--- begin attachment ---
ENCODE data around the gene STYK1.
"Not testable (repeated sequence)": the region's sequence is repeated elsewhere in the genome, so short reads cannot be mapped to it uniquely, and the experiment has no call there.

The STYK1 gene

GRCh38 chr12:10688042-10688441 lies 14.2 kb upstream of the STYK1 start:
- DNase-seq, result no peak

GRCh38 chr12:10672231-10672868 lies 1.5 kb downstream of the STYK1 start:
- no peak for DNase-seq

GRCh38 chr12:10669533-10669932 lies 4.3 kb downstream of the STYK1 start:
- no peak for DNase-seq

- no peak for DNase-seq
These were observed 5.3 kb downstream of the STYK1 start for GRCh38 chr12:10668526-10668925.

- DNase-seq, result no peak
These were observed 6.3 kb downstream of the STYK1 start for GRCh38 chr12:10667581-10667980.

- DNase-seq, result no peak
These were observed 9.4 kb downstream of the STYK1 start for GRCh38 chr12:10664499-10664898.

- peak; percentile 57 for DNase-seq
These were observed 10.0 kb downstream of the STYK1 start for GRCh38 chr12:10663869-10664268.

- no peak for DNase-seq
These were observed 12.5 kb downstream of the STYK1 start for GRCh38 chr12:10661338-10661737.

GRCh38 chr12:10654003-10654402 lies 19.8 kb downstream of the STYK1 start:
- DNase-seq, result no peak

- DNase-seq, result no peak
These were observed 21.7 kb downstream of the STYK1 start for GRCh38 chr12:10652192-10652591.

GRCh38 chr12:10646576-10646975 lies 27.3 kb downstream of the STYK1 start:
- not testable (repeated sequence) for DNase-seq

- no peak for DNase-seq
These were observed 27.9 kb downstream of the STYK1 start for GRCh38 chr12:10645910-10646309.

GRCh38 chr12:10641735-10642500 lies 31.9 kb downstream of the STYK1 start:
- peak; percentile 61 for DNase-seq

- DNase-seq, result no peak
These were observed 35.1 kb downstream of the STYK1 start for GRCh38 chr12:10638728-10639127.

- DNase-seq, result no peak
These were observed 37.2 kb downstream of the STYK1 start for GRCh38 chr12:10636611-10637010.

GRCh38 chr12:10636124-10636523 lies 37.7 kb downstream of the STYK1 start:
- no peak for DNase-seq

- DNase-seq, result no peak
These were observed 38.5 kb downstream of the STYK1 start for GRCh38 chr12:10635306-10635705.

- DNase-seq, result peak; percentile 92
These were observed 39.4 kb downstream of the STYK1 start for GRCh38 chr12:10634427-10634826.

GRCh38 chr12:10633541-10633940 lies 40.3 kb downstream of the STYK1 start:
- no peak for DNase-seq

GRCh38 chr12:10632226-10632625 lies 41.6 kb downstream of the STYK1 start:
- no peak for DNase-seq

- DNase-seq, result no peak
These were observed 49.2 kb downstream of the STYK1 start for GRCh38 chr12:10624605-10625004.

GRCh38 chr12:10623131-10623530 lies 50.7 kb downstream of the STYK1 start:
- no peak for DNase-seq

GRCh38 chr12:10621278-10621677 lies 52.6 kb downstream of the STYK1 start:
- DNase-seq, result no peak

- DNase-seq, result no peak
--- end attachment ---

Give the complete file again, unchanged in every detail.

ENCODE data around the gene STYK1.
"Not testable (repeated sequence)": the region's sequence is repeated elsewhere in the genome, so short reads cannot be mapped to it uniquely, and the experiment has no call there.

The STYK1 gene

GRCh38 chr12:10688042-10688441 lies 14.2 kb upstream of the STYK1 start:
- DNase-seq, result no peak

GRCh38 chr12:10672231-10672868 lies 1.5 kb downstream of the STYK1 start:
- no peak for DNase-seq

GRCh38 chr12:10669533-10669932 lies 4.3 kb downstream of the STYK1 start:
- no peak for DNase-seq

- no peak for DNase-seq
These were observed 5.3 kb downstream of the STYK1 start for GRCh38 chr12:10668526-10668925.

- DNase-seq, result no peak
These were observed 6.3 kb downstream of the STYK1 start for GRCh38 chr12:10667581-10667980.

- DNase-seq, result no peak
These were observed 9.4 kb downstream of the STYK1 start for GRCh38 chr12:10664499-10664898.

- peak; percentile 57 for DNase-seq
These were observed 10.0 kb downstream of the STYK1 start for GRCh38 chr12:10663869-10664268.

- no peak for DNase-seq
These were observed 12.5 kb downstream of the STYK1 start for GRCh38 chr12:10661338-10661737.

GRCh38 chr12:10654003-10654402 lies 19.8 kb downstream of the STYK1 start:
- DNase-seq, result no peak

- DNase-seq, result no peak
These were observed 21.7 kb downstream of the STYK1 start for GRCh38 chr12:10652192-10652591.

GRCh38 chr12:10646576-10646975 lies 27.3 kb downstream of the STYK1 start:
- not testable (repeated sequence) for DNase-seq

- no peak for DNase-seq
These were observed 27.9 kb downstream of the STYK1 start for GRCh38 chr12:10645910-10646309.

GRCh38 chr12:10641735-10642500 lies 31.9 kb downstream of the STYK1 start:
- peak; percentile 61 for DNase-seq

- DNase-seq, result no peak
These were observed 35.1 kb downstream of the STYK1 start for GRCh38 chr12:10638728-10639127.

- DNase-seq, result no peak
These were observed 37.2 kb downstream of the STYK1 start for GRCh38 chr12:10636611-10637010.

GRCh38 chr12:10636124-10636523 lies 37.7 kb downstream of the STYK1 start:
- no peak for DNase-seq

- DNase-seq, result no peak
These were observed 38.5 kb downstream of the STYK1 start for GRCh38 chr12:10635306-10635705.

- DNase-seq, result peak; percentile 92
These were observed 39.4 kb downstream of the STYK1 start for GRCh38 chr12:10634427-10634826.

GRCh38 chr12:10633541-10633940 lies 40.3 kb downstream of the STYK1 start:
- no peak for DNase-seq

GRCh38 chr12:10632226-10632625 lies 41.6 kb downstream of the STYK1 start:
- no peak for DNase-seq

- DNase-seq, result no peak
These were observed 49.2 kb downstream of the STYK1 start for GRCh38 chr12:10624605-10625004.

GRCh38 chr12:10623131-10623530 lies 50.7 kb downstream of the STYK1 start:
- no peak for DNase-seq

GRCh38 chr12:10621278-10621677 lies 52.6 kb downstream of the STYK1 start:
- DNase-seq, result no peak

- DNase-seq, result no peak